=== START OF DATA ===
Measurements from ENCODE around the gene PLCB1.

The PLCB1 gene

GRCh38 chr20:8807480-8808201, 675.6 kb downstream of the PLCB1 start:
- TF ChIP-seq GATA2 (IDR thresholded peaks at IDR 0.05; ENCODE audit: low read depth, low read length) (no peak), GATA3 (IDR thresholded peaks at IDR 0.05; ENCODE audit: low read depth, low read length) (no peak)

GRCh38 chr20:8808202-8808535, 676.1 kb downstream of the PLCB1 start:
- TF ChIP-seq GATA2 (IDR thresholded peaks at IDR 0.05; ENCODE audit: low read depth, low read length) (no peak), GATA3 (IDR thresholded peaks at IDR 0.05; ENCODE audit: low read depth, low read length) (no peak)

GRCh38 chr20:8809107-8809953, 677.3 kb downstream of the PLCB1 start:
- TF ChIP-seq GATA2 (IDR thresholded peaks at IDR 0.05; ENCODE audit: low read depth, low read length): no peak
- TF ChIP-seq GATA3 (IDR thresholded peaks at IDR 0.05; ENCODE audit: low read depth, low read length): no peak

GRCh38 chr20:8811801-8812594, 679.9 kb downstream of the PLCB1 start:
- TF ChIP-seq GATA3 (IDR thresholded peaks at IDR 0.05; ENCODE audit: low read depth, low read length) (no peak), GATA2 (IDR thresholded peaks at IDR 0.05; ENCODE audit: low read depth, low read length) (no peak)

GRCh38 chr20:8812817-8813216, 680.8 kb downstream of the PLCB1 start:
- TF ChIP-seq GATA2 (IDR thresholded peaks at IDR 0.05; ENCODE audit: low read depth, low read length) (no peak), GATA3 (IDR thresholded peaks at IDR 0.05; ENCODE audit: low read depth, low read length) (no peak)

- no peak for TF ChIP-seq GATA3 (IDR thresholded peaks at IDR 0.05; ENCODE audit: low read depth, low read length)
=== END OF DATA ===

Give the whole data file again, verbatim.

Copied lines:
Measurements from ENCODE around the gene PLCB1.

The PLCB1 gene

GRCh38 chr20:8807480-8808201, 675.6 kb downstream of the PLCB1 start:
- TF ChIP-seq GATA2 (IDR thresholded peaks at IDR 0.05; ENCODE audit: low read depth, low read length) (no peak), GATA3 (IDR thresholded peaks at IDR 0.05; ENCODE audit: low read depth, low read length) (no peak)

GRCh38 chr20:8808202-8808535, 676.1 kb downstream of the PLCB1 start:
- TF ChIP-seq GATA2 (IDR thresholded peaks at IDR 0.05; ENCODE audit: low read depth, low read length) (no peak), GATA3 (IDR thresholded peaks at IDR 0.05; ENCODE audit: low read depth, low read length) (no peak)

GRCh38 chr20:8809107-8809953, 677.3 kb downstream of the PLCB1 start:
- TF ChIP-seq GATA2 (IDR thresholded peaks at IDR 0.05; ENCODE audit: low read depth, low read length): no peak
- TF ChIP-seq GATA3 (IDR thresholded peaks at IDR 0.05; ENCODE audit: low read depth, low read length): no peak

GRCh38 chr20:8811801-8812594, 679.9 kb downstream of the PLCB1 start:
- TF ChIP-seq GATA3 (IDR thresholded peaks at IDR 0.05; ENCODE audit: low read depth, low read length) (no peak), GATA2 (IDR thresholded peaks at IDR 0.05; ENCODE audit: low read depth, low read length) (no peak)

GRCh38 chr20:8812817-8813216, 680.8 kb downstream of the PLCB1 start:
- TF ChIP-seq GATA2 (IDR thresholded peaks at IDR 0.05; ENCODE audit: low read depth, low read length) (no peak), GATA3 (IDR thresholded peaks at IDR 0.05; ENCODE audit: low read depth, low read length) (no peak)

- no peak for TF ChIP-seq GATA3 (IDR thresholded peaks at IDR 0.05; ENCODE audit: low read depth, low read length)